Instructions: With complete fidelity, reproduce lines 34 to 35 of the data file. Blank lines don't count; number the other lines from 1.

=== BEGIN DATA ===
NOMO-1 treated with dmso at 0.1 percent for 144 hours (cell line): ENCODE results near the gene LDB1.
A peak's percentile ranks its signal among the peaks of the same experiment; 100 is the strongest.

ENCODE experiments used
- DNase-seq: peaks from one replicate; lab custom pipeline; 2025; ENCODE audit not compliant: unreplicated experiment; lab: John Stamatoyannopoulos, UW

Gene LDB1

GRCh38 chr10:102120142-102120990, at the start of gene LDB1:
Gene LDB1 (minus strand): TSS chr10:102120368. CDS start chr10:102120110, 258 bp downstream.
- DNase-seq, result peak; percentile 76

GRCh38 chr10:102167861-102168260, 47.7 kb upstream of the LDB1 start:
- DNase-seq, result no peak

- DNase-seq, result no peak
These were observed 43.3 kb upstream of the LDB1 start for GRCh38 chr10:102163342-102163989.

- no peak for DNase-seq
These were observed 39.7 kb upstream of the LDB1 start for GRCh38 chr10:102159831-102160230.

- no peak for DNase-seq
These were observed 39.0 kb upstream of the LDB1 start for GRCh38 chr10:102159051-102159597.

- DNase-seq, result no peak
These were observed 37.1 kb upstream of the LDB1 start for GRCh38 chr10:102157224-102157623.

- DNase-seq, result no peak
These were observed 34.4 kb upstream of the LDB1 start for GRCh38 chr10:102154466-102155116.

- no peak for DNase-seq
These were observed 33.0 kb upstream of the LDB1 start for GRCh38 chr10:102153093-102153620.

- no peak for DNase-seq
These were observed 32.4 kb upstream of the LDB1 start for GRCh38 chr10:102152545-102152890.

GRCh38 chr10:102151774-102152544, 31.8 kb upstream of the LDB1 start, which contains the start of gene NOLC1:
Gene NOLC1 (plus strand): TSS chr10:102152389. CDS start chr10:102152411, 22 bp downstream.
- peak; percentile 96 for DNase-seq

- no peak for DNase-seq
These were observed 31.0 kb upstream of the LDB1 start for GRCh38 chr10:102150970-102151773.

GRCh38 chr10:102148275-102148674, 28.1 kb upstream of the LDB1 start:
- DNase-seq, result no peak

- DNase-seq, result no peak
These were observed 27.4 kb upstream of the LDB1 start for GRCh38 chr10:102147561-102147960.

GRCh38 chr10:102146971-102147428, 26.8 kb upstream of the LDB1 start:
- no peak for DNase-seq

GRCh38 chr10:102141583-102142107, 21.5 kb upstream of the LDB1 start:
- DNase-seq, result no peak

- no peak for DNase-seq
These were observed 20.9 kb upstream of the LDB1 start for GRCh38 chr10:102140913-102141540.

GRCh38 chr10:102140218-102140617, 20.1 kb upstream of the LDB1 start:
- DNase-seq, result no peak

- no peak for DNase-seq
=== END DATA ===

GRCh38 chr10:102146971-102147428, 26.8 kb upstream of the LDB1 start:
- no peak for DNase-seq